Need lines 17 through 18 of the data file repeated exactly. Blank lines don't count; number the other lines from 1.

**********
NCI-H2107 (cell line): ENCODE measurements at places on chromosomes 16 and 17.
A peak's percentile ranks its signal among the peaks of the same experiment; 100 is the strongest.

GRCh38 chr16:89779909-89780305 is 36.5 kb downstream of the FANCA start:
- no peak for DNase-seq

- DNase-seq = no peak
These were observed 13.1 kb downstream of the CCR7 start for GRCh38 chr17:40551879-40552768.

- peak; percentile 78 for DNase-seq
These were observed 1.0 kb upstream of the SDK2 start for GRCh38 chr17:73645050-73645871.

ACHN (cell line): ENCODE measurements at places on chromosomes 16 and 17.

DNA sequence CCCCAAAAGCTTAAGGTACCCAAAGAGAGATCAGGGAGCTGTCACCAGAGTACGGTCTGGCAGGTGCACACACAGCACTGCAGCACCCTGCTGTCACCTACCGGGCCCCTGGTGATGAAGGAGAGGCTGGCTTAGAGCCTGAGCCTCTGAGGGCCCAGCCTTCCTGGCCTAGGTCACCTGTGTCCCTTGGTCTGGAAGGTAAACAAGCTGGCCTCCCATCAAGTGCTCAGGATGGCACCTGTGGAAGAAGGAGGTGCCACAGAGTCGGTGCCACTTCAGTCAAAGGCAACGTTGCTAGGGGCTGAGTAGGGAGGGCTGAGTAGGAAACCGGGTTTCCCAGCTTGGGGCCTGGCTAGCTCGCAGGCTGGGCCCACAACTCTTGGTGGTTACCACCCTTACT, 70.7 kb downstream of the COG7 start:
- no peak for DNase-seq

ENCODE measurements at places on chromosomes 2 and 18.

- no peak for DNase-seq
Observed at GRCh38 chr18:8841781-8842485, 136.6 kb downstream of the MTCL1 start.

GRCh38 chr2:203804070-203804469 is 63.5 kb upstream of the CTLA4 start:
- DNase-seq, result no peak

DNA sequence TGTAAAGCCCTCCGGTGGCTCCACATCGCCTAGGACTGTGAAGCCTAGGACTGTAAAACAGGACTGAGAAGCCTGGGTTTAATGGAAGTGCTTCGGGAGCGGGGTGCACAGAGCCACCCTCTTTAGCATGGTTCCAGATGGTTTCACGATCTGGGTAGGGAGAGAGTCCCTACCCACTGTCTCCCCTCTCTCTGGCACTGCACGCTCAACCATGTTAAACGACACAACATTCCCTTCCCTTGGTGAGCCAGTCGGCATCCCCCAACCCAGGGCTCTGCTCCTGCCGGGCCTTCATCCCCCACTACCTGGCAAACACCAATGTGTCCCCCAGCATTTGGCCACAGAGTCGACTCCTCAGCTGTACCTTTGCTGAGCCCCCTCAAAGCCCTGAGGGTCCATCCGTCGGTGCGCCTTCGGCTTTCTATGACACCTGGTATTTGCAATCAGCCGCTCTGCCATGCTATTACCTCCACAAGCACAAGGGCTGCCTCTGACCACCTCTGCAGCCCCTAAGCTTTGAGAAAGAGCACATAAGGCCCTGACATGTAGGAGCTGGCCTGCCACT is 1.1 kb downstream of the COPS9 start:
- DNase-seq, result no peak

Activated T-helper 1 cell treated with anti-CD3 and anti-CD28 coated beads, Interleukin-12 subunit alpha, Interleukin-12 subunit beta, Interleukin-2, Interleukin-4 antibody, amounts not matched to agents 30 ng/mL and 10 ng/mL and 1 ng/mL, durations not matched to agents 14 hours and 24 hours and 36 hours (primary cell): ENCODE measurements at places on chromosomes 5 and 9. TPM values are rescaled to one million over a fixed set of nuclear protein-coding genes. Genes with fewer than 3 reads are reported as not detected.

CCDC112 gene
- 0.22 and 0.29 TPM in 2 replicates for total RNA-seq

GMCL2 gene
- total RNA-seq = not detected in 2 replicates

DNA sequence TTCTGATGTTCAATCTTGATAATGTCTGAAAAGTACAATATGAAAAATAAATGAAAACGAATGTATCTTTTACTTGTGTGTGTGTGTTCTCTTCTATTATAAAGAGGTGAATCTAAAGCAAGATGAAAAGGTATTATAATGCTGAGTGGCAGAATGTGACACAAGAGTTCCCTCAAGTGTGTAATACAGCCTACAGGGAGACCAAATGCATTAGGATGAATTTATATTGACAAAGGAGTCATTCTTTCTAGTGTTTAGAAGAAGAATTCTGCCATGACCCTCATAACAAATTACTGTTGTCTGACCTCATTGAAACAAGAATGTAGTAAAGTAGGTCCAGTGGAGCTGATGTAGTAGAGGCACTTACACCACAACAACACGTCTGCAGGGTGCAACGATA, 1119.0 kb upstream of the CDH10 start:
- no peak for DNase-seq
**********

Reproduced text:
DNA sequence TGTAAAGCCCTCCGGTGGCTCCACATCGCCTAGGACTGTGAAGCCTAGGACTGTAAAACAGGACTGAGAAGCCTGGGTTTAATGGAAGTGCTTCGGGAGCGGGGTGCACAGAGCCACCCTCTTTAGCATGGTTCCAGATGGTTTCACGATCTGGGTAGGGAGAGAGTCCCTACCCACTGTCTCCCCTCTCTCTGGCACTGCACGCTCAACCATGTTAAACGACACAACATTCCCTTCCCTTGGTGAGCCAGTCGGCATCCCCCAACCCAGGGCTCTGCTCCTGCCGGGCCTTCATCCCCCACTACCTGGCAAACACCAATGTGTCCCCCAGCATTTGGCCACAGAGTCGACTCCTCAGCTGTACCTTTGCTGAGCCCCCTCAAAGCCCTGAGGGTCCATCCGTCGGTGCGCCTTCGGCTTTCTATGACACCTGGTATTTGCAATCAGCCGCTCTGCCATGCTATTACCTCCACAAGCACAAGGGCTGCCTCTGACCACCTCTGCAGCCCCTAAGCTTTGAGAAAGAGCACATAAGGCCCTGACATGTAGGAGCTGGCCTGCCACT is 1.1 kb downstream of the COPS9 start:
- DNase-seq, result no peak